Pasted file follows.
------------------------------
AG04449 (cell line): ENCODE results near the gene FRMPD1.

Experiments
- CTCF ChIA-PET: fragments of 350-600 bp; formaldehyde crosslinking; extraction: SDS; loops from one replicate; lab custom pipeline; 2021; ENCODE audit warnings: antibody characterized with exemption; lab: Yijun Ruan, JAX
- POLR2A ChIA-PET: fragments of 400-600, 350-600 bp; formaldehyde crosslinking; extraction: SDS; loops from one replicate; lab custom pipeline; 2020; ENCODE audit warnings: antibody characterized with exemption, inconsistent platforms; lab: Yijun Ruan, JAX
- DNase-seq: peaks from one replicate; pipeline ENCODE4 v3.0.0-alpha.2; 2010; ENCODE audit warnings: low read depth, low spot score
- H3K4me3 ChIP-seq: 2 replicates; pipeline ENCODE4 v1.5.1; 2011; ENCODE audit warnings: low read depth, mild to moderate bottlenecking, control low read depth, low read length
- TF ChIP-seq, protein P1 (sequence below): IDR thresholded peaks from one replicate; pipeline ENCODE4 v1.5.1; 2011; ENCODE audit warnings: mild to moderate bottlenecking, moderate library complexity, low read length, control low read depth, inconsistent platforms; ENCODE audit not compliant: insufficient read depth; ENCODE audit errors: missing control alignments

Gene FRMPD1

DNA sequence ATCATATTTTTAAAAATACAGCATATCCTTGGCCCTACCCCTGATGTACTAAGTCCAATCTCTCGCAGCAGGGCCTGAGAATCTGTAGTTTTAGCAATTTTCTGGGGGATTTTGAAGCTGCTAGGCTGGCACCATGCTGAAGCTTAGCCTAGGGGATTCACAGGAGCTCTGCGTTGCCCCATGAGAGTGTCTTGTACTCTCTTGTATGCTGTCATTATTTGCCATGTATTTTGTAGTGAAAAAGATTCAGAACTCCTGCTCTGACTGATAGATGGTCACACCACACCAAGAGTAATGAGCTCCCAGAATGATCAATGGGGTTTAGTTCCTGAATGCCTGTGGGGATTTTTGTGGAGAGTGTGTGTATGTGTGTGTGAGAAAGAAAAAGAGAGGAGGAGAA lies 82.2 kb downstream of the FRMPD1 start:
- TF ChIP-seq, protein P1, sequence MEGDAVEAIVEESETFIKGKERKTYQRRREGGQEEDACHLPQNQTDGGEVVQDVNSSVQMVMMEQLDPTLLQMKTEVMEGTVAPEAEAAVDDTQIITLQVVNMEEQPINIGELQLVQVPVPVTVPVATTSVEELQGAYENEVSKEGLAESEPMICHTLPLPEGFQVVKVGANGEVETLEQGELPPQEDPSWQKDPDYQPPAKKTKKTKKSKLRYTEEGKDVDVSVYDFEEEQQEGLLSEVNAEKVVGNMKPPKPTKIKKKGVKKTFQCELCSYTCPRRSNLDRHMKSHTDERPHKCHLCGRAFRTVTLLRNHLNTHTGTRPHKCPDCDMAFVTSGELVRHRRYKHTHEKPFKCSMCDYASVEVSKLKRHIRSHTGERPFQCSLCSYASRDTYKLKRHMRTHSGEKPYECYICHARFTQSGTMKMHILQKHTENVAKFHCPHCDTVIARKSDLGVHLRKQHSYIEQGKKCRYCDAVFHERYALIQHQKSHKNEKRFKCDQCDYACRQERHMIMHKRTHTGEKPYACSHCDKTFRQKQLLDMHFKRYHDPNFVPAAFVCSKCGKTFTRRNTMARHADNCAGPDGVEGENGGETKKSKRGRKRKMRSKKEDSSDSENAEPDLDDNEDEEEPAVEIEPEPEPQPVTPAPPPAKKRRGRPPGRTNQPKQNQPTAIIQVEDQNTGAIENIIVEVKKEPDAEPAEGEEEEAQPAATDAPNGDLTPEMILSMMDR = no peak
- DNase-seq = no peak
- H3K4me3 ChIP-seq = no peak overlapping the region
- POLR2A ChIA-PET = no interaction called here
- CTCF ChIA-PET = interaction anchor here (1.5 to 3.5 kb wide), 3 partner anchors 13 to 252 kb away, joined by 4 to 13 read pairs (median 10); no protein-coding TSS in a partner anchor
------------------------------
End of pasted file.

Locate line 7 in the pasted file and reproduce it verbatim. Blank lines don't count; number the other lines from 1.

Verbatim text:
- TF ChIP-seq, protein P1 (sequence below): IDR thresholded peaks from one replicate; pipeline ENCODE4 v1.5.1; 2011; ENCODE audit warnings: mild to moderate bottlenecking, moderate library complexity, low read length, control low read depth, inconsistent platforms; ENCODE audit not compliant: insufficient read depth; ENCODE audit errors: missing control alignments